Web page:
Walker, RE, Swain, DP, Ringleb, SI, and Colberg, SR. Effect of added mass on treadmill performance and pulmonary function. J Strength Cond Res 29(4): 882–888, 2015—Military personnel engage in strenuous physical activity and load carriage. This study evaluated the role of body mass and of added mass on aerobic performance (uphill treadmill exercise) and pulmonary function. Performance on a traditional unloaded run test (4.8 km) was compared with performance on loaded tasks. Subjects performed an outdoor 4.8-km run and 4 maximal treadmill tests wearing loads of 0, 10, 20, and 30 kg. Subjects' pulmonary function (forced expired volume in 1 second [FEV1], forced vital capacity [FVC], and maximal voluntary ventilation [MVV]) was tested with each load, and peak values of heart rate, oxygen consumption (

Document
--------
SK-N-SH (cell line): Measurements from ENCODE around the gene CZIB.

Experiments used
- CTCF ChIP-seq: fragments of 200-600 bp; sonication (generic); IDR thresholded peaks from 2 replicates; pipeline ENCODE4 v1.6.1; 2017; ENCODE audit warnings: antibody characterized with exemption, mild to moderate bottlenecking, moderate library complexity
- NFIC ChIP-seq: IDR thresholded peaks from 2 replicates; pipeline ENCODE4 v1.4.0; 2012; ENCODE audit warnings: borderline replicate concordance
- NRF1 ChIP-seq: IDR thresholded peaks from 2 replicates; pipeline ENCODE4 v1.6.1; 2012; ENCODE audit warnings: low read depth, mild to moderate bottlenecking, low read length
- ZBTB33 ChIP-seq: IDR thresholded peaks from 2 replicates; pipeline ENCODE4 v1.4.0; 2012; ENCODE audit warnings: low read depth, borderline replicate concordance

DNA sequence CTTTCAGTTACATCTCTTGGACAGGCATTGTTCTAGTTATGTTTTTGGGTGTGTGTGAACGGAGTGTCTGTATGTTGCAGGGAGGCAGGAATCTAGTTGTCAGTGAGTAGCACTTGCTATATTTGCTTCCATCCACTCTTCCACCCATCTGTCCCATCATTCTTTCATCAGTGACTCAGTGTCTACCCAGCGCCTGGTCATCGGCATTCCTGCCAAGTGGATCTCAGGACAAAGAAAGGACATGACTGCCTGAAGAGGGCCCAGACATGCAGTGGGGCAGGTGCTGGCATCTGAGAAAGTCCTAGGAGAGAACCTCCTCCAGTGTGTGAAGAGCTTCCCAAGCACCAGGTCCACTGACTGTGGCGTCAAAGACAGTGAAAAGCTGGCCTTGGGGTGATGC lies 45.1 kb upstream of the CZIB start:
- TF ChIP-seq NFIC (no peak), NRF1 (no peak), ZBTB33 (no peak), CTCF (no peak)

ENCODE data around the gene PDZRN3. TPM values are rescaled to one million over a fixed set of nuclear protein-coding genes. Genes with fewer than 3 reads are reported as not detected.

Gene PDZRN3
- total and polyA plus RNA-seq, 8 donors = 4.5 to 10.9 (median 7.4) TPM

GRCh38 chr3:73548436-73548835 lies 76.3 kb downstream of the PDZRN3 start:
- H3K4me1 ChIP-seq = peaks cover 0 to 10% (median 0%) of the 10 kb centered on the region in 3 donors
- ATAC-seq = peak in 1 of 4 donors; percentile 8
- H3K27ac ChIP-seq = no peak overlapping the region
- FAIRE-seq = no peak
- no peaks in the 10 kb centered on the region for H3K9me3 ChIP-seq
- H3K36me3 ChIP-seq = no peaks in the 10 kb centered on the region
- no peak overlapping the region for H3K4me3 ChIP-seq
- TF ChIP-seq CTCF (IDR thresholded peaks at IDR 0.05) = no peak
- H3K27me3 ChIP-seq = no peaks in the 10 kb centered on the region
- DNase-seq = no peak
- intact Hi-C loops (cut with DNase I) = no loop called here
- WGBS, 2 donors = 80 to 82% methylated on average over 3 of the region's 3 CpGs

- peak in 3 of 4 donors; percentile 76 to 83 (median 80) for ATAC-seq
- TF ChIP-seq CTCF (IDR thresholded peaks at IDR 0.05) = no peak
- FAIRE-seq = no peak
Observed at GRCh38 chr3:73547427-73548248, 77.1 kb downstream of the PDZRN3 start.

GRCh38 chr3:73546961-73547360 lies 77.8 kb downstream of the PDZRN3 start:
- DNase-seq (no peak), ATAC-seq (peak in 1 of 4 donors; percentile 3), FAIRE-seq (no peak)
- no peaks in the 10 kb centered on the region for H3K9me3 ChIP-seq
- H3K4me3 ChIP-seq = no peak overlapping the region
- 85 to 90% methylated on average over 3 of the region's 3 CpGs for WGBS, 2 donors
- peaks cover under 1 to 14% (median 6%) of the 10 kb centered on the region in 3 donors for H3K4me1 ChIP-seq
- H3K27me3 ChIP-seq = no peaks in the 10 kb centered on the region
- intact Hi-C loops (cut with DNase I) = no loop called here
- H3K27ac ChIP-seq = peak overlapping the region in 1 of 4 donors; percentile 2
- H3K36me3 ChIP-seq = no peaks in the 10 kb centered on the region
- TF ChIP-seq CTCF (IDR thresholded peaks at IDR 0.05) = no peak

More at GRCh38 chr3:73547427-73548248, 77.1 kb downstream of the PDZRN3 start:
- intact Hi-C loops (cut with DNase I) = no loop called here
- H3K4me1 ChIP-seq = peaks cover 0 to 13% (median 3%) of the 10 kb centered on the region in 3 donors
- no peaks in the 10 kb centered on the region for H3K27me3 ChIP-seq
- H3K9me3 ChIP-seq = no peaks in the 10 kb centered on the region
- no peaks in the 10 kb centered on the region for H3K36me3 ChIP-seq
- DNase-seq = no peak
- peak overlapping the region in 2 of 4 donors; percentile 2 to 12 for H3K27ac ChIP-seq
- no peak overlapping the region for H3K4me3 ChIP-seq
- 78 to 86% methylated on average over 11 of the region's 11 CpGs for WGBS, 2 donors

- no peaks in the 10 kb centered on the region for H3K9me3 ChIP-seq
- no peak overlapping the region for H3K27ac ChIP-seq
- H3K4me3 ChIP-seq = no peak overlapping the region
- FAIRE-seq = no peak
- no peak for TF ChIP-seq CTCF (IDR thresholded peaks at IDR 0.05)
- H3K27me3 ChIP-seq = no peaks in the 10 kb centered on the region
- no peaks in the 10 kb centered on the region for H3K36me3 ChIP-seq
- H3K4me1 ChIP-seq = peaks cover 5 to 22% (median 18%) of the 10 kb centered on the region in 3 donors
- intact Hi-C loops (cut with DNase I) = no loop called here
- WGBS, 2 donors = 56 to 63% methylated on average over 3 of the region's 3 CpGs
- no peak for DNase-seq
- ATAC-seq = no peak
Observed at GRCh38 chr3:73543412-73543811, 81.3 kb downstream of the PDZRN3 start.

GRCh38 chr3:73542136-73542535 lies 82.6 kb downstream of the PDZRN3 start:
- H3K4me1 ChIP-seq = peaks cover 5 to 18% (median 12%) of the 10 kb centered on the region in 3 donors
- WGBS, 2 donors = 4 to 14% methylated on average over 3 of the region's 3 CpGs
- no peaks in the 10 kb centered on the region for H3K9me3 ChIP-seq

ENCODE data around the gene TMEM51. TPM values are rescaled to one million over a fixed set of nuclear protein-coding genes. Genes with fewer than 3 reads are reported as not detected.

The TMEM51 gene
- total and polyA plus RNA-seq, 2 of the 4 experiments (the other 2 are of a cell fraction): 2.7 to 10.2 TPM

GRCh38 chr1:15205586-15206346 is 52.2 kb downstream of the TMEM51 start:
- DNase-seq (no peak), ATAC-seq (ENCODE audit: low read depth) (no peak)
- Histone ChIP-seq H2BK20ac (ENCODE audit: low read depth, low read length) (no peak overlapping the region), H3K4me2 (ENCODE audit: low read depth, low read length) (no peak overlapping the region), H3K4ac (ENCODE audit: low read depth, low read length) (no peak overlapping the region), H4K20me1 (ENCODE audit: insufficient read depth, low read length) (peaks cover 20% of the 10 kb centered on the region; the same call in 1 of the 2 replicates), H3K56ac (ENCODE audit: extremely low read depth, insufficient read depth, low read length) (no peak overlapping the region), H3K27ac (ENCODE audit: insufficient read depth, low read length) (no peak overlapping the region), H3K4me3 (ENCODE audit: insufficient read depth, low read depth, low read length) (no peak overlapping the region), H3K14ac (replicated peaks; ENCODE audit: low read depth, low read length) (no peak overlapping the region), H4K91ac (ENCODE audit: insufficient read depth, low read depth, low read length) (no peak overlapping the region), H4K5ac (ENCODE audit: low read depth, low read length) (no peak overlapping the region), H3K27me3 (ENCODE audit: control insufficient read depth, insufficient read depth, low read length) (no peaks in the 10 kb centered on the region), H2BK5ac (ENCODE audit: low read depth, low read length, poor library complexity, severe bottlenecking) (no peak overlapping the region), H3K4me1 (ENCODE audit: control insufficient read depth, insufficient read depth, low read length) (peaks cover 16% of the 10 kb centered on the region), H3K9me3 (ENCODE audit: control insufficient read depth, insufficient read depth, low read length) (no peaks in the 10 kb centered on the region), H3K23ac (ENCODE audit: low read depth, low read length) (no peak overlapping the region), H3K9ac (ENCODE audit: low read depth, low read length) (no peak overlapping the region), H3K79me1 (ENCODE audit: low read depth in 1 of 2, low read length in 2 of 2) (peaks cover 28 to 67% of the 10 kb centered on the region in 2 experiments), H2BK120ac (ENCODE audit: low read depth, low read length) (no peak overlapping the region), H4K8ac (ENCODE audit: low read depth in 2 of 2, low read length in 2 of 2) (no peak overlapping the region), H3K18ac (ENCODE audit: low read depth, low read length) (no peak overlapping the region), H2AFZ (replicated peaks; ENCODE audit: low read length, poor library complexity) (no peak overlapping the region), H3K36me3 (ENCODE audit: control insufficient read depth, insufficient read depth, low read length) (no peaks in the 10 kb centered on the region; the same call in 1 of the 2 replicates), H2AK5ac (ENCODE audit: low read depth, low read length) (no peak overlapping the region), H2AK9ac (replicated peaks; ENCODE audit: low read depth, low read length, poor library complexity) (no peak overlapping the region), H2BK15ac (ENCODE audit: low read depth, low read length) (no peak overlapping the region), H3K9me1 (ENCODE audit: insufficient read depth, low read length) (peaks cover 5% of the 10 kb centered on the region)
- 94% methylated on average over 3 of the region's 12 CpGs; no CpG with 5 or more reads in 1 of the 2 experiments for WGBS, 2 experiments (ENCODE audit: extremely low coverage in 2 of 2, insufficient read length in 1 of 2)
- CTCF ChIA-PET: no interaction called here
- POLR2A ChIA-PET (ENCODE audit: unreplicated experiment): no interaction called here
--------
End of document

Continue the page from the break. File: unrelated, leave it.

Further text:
), ventilation (VE), and respiratory exchange ratio (RER) were measured during each treadmill test. Performance on the 4.8-km run was correlated with treadmill performance, measured as time to exhaustion (TTE), with the strength of the correlation decreasing with load (r = 0.87 for 0 kg to 0.76 for 30 kg). Body mass was not correlated with TTE, other than among men with the 30-kg load (r = 0.48). During treadmill exercise, all peak responses other than RER decreased with load. Pulmonary function measures (FEV1, FVC, and MVV) decreased with load. Body mass was poorly correlated with treadmill performance, but added mass decreased performance. The decreased performance may be in part because of decreased pulmonary function. Unloaded 4.8-km run performance was correlated to unloaded uphill treadmill performance, but less so as load increased. Therefore, traditional run tests may not be an effective means of evaluating aerobic performance for military field operations.